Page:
By Ella Ceron
The cost of child care is rising, and it’s causing parents to reassess whether they’ll have more children.
More than half of parents of children younger than 15 reported spending 20% or more of their household income on child care last year, a survey from child care hiring site Care.com found, an increase from the 31% who said the same in 2019. That cost exceeds the 7% threshold the US Department of Health and Human Services uses as a benchmark definition for affordable child care. It may get worse: 58% of families said they’d spend upwards of $10,000 on childcare this year, compared to the 45% who said they’d spend that much or more in 2019.
More than 30% of parents said they’re considering taking a second job to help pay for rising child care costs, and 20% said they may leave the workforce to provide care themselves. The ability to pay for child care is also changing family planning, with 43% of respondents who say they’re less likely to have more children attributing it to rising costs.
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Paying for a nanny was the costliest form of child care for many parents at an average of nearly $700 a week. Child care centers, family care centers and after-school care each cost more than $200 weekly.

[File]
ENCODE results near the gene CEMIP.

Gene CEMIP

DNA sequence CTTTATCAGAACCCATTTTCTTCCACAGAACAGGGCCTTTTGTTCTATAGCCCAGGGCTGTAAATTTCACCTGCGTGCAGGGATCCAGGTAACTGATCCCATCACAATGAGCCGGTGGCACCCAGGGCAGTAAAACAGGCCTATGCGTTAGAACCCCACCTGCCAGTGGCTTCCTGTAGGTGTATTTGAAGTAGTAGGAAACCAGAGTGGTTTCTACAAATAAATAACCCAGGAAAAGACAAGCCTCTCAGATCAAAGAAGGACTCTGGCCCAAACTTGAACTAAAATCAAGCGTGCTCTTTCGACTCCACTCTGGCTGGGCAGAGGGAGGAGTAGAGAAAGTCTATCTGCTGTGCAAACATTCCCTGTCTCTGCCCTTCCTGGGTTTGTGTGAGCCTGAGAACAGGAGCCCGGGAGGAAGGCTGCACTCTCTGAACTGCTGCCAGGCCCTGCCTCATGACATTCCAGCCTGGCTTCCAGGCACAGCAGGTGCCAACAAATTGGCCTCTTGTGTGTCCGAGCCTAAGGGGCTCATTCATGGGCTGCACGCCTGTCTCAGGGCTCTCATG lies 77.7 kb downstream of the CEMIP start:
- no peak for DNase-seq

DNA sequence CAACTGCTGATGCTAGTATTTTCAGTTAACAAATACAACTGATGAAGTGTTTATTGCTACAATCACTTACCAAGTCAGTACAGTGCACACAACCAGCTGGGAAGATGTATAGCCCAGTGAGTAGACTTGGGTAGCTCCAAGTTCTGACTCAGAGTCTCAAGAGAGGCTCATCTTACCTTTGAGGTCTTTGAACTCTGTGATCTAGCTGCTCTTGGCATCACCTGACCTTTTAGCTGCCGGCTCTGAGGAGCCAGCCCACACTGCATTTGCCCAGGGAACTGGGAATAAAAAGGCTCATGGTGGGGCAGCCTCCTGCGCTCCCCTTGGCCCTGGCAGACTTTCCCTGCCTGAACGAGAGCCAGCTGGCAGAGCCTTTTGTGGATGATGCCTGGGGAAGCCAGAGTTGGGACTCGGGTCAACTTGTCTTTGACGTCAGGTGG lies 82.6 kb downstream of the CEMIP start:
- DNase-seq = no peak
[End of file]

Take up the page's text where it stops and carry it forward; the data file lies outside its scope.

Parents said it is growing more difficult to find quality care, even if they can pay for it. Child care workers are increasingly leaving the industry due to low pay, few benefits and a workload exacerbated by the Covid-19 pandemic. Around 9,000 child care centers also closed between December 2019 and March 2021, a report published by Child Care Aware of America found.
These factors keep parents, and especially mothers, out of the workforce for longer which can impact consumer spending and the broader economy, said Natalie Mayslich, the president of consumer and enterprise at Care.com.
“We’ve all seen what happens when parents can’t work,” Mayslich said. “Making child care more affordable and accessible has to be a priority for all.”
More stories like this are available on bloomberg.com.